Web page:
Tom obeyed, and in a few moments returned.
“Take off your boots,” said Mr. Legree.
Tom did so.
“There,” said the former, throwing him a pair of coarse, stout shoes, such as were common among the slaves, “put these on.”
In Tom’s hurried exchange, he had not forgotten to transfer his cherished Bible to his pocket. It was well he did so; for Mr. Legree, having refitted Tom’s handcuffs, proceeded deliberately to investigate the contents of his pockets. He drew out a silk handkerchief, and put it into his own pocket. Several little trifles, which Tom had treasured, chiefly because they had amused Eva, he looked upon with a contemptuous grunt, and tossed them over his shoulder into the river.
Tom’s Methodist hymn-book, which, in his hurry, he had forgotten, he now held up and turned over.
Humph! pious, to be sure. So, what’s yer name,—you belong to the church, eh?”
“Yes, Mas’r,” said Tom, firmly.
“Well, I’ll soon have that out of you. I have none o’ yer bawling, praying, singing niggers on my place; so remember. Now, mind yourself,” he said, with a stamp and a fierce glance of his gray eye, directed at Tom, “I’m your church now! You understand,—you’ve got to be as I say.”
Something within the silent black man answered No! and, as if repeated by an invisible voice, came the words of an old prophetic scroll, as Eva had often read them to him,—“Fear not! for I have redeemed thee. I have called thee by name. Thou art MINE!”
But Simon Legree heard no voice. That voice is one he never shall hear. He only glared for a moment on the downcast face of Tom, and walked off. He took Tom’s trunk, which contained a very neat and abundant wardrobe, to the forecastle, where it was soon surrounded by various hands of the boat. With much laughing, at the expense of niggers who tried to be gentlemen, the articles very readily were sold to one and another, and the empty trunk finally put up at auction. It was a good joke, they all thought, especially to see how Tom looked after his things, as they were going this way and that; and then the auction of the trunk, that was funnier than all, and occasioned abundant witticisms.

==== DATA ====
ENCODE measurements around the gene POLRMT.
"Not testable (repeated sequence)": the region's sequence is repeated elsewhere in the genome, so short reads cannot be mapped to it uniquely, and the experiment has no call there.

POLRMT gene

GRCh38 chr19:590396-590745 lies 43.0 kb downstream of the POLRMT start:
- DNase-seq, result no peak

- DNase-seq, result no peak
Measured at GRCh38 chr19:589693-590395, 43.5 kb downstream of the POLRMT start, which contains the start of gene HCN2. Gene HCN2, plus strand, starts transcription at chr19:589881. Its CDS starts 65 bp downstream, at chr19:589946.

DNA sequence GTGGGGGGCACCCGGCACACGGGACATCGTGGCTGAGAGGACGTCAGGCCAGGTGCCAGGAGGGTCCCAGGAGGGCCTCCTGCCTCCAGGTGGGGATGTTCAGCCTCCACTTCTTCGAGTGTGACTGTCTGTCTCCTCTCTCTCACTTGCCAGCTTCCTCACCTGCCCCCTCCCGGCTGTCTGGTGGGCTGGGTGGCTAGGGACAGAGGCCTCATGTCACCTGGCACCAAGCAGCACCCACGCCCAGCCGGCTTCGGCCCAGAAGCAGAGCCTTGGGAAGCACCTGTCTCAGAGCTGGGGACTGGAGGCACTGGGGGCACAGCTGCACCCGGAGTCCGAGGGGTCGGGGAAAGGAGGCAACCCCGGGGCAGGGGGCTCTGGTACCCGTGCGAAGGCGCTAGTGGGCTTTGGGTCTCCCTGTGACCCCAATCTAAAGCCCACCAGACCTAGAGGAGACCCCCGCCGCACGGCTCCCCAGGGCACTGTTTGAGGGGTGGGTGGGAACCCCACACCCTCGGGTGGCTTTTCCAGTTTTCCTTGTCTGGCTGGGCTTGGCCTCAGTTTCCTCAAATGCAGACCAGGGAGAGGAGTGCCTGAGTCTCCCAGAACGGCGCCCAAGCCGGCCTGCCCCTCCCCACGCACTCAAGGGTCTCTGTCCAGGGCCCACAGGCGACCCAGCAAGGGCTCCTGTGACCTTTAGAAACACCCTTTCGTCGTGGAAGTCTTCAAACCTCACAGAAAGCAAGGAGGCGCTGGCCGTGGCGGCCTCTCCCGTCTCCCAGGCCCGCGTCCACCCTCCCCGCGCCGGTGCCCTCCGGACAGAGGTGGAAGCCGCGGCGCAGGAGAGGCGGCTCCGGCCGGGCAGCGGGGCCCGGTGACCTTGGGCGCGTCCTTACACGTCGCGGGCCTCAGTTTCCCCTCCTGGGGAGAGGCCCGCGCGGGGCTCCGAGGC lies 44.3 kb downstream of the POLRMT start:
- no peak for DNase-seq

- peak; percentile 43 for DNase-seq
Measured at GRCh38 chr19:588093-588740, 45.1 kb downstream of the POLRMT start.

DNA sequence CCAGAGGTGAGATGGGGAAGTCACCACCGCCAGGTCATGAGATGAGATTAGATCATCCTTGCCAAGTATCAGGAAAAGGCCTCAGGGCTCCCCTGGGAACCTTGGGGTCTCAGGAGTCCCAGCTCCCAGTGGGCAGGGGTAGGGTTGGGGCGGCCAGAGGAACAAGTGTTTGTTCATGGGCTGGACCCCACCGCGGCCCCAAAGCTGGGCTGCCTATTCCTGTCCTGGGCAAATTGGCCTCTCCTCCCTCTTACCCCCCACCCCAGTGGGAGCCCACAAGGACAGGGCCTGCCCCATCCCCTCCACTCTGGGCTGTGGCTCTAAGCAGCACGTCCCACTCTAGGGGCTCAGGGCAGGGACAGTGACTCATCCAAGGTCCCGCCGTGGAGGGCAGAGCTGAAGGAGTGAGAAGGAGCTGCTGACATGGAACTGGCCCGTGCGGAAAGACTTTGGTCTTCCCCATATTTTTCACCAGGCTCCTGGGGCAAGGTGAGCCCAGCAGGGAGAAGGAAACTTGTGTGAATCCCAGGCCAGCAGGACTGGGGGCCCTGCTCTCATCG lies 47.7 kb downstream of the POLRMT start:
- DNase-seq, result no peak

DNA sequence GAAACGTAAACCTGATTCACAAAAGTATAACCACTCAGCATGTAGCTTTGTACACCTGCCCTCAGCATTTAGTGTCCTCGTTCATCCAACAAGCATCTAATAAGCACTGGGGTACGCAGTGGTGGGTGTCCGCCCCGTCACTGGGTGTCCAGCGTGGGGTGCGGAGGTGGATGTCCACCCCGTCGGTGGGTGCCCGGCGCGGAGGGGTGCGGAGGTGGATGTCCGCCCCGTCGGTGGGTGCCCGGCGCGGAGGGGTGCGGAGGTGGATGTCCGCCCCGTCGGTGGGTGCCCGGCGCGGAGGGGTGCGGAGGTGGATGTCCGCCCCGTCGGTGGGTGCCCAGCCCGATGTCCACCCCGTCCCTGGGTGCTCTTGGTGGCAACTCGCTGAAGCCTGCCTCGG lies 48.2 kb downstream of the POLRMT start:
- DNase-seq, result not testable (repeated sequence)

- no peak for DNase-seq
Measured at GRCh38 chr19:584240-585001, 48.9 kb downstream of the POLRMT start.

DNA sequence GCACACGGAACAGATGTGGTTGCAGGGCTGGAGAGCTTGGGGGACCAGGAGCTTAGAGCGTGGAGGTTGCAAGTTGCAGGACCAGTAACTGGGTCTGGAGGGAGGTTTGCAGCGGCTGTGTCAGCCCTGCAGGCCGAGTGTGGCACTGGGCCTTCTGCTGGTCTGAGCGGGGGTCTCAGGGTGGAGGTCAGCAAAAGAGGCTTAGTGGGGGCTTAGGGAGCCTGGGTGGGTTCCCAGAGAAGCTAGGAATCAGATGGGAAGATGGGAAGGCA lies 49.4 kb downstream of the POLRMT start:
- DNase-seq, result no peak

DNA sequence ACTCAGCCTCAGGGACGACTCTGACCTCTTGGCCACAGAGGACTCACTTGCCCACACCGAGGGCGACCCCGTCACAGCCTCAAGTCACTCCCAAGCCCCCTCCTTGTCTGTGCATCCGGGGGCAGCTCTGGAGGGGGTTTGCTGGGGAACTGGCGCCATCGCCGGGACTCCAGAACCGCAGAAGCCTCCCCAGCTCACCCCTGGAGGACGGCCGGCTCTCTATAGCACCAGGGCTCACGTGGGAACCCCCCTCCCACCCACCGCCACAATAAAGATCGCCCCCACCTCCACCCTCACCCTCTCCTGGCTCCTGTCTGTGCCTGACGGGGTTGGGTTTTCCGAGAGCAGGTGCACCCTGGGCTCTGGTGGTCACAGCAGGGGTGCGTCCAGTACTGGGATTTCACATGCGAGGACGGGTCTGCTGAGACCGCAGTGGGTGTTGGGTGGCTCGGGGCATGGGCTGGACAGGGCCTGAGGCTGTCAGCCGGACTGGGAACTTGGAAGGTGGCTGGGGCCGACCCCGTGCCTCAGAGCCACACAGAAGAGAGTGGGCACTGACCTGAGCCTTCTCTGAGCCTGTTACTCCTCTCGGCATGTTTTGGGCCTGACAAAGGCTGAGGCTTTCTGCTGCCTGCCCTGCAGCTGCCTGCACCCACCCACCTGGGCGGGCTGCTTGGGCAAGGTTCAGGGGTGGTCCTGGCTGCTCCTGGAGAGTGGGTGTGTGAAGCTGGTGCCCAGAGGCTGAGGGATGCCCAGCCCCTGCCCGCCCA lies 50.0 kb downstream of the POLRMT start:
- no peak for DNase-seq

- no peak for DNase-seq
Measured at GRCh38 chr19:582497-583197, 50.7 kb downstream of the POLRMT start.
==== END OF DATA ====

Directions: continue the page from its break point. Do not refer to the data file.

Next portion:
This little affair being over, Simon sauntered up again to his property.
“Now, Tom, I’ve relieved you of any extra baggage, you see. Take mighty good care of them clothes. It’ll be long enough ’fore you get more. I go in for making niggers careful; one suit has to do for one year, on my place.”
Simon next walked up to the place where Emmeline was sitting, chained to another woman.
“Well, my dear,” he said, chucking her under the chin, “keep up your spirits.”
The involuntary look of horror, fright and aversion, with which the girl regarded him, did not escape his eye. He frowned fiercely.
“None o’ your shines, gal! you’s got to keep a pleasant face, when I speak to ye,—d’ye hear? And you, you old yellow poco moonshine!” he said, giving a shove to the mulatto woman to whom Emmeline was chained, “don’t you carry that sort of face! You’s got to look chipper, I tell ye!”